CSRS & FERS Disability Retirement: The First Denial

One should not be overly panicked when the Office of Personnel Management denies a disability retirement application at the initial stage of the process.  Certainly, the denial needs to be taken seriously; the basis for the denial (which is often couched in confusing terms, based upon conflicting — almost contradictory — assertions and claims) must be identified and addressed; additional medical documentation may be needed; the proper legal authorities must be cited.

 To put it bluntly:  while it is almost always a good idea to prepare, present, and file a Federal Disability Retirement application with the assistance, guidance and counsel of an attorney, it is essential that an OPM disability retirement denial be rebutted by an attorney who is familiar with the process, the laws, and the compelling arguments necessary in answering the reasons as stated in the “Discussion” section of OPM’s denial letter.  To panic is merely to waste time; to prepare is the wise course; to map out a cogent plan on how to win at the Reconsideration Stage — and, if necessary, the next stage of appeal, the Merit Systems Protection Board — is the wisest approach.  As Easter is a time of renewal, and Spring is now upon us, during the next few weeks, I will be “going back to basics” and reviewing  the process, the law, and the methodology of effectively applying to obtain Federal Disability Retirement benefits for FERS & CSRS employees.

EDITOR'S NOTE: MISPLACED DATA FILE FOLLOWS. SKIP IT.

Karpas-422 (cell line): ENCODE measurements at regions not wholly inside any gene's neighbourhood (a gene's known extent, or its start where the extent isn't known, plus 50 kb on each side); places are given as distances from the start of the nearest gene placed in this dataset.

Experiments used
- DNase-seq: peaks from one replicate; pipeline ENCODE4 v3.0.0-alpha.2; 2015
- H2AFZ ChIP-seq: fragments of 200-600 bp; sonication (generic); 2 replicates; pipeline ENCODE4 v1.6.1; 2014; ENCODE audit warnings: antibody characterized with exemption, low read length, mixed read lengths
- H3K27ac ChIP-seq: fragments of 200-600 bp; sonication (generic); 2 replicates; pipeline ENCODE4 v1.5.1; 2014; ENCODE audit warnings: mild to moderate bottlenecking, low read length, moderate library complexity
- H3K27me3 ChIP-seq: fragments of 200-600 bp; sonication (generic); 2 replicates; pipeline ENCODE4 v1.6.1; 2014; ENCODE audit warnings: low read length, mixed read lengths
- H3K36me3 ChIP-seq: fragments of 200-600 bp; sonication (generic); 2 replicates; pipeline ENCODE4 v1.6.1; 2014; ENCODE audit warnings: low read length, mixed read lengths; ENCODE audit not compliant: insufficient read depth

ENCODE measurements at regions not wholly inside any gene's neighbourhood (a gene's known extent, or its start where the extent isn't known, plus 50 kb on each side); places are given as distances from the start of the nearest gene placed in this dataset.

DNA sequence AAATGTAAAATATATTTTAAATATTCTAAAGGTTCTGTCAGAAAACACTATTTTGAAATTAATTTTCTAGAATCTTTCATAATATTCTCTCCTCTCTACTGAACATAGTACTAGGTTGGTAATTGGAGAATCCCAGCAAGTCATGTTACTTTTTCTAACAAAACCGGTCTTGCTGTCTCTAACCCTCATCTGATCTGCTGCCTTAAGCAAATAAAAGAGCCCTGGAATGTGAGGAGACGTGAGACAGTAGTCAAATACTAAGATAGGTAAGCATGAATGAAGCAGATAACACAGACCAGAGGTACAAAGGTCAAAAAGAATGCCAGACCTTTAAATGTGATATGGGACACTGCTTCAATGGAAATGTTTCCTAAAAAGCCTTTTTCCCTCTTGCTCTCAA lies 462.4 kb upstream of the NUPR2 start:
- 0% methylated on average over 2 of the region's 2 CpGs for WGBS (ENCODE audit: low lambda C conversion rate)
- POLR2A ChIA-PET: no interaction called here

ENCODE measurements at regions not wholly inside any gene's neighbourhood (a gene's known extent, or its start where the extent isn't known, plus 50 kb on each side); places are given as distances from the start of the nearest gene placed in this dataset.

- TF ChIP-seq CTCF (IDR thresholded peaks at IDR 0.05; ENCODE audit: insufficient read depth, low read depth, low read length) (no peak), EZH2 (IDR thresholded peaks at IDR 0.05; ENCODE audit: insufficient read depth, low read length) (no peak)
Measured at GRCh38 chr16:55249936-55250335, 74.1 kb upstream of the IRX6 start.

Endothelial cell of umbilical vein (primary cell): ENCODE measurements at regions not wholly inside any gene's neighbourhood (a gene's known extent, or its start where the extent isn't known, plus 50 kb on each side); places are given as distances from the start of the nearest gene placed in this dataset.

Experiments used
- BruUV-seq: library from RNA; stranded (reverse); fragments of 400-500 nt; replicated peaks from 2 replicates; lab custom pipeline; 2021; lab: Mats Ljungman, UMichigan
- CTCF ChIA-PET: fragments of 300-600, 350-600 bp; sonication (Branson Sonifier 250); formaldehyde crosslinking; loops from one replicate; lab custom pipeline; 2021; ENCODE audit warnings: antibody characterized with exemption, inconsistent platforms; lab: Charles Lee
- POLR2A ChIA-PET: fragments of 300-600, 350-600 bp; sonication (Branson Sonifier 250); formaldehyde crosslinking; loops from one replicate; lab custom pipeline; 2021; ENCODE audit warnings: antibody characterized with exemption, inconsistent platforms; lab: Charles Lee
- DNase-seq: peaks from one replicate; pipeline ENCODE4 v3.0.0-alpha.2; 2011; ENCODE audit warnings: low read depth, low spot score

Sincerely,

Robert R. McGill, Esquire

CSRS & FERS Disability Retirement: The Process & the Office of Personnel Management

The “British Rule” is that “good manners will always get you through any and every form of trouble.”  The process at the Office of Personnel Management is a long and arduous one.  When the disability retirement packet finally arrives at Boyers, PA, it will often sit for approximately thirty (30) days, before it is finally assigned a CSA number (for CSRS employees, it will begin with the number “4”; for FERS employees, it will begin with the number “8”).  The Applicant will receive a form letter from OPM in Boyers, PA, informing you that you have been assigned a CSA number, and that it has been forwarded to the OPM office in Washington, D.C.  This is when patience and good manners must come to the fore.  Of course, there is nothing wrong with calling OPM and inquring about the status of your case.  However, always remember to be courteous; inquire as to the time-frame that the adjudicating disability specialist is expecting; and ask if it would be okay to call periodically, and to let him/her know that if any further documentation is needed, to give you a call — or, if you are represented, to call your attorney.  Whatever you do, do not get angry, and keep it professional — and courteous.

Sincerely,

Robert R. McGill, Esquire